Article 366 (25) defined scheduled tribes as “such tribes or tribal communities or parts of or groups within such tribes or tribal communities as are deemed under Article 342 to be Scheduled Tribes for the purposes of this constitution”.
Article 342 in The Constitution Of India 1949
(1) The President may with respect to any State or Union territory, and where it is a State, after consultation with the Governor thereof, by public notification, specify the tribes or tribal communities or parts of or groups within tribes or tribal communities which shall for the purposes of this Constitution be deemed to be Scheduled Tribes in relation to that State or Union territory, as the case may be
(2) Parliament may by law include in or exclude from the list of Scheduled Tribes specified in a notification issued under clause ( 1 ) any tribe or tribal community or part of or group within any tribe or tribal community, but save as aforesaid a notification issued under the said clause shall not be varied by any subsequent notification PART XVII OFFICIAL LANGUAGE CHAPTER I LANGUAGE OF THE UNION.
Ministry of Tribal Affairs
Ministry of Tribal Affairs is responsible for the overall development of the scheduled tribes in India. This Ministry was set up in 1999 after the bifurcation of Ministry of Social Justice and Empowerment with the objective of providing more focused approach on the integrated socio-economic development of the Scheduled Tribes (STs), the most underprivileged of the Indian Society, in a coordinated and planned manner.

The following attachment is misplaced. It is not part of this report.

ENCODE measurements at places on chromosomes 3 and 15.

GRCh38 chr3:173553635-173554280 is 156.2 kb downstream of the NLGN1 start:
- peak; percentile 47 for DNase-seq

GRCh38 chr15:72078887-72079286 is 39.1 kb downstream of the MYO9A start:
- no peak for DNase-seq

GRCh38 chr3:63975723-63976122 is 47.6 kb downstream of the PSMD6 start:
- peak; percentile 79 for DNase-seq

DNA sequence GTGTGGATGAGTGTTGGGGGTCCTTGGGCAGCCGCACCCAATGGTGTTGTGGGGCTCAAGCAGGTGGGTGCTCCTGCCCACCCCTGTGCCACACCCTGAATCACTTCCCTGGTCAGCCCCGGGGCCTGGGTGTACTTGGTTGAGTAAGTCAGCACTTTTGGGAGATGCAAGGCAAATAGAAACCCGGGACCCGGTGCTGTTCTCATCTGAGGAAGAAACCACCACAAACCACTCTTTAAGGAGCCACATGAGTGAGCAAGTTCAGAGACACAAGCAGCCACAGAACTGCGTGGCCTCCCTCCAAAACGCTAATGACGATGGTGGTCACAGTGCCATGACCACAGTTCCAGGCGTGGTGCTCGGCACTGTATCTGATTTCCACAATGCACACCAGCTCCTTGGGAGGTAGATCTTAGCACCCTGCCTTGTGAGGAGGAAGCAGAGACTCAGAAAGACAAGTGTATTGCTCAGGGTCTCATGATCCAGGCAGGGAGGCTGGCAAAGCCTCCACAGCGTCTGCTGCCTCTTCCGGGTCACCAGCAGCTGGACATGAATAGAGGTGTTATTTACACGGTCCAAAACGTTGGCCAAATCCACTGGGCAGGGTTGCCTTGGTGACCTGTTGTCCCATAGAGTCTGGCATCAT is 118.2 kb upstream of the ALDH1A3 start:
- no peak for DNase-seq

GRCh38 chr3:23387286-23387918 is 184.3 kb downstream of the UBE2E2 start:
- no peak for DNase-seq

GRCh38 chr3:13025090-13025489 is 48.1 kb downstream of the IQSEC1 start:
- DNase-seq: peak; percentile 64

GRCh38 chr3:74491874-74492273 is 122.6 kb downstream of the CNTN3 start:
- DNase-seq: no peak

The Ministry of Tribal Affairs shall be the nodal Ministry for overall policy, planning and coordination of programmes of development for the Scheduled Tribes. In regard to sectoral programmes and schemes of development of these communities policy, planning, monitoring, evaluation etc. as also their coordination will be the responsibility of the concerned Central Ministries/ Departments, State Governments and Union Territory Administrations. Each Central Ministry/Department will be the nodal Ministry or Department concerning its sector.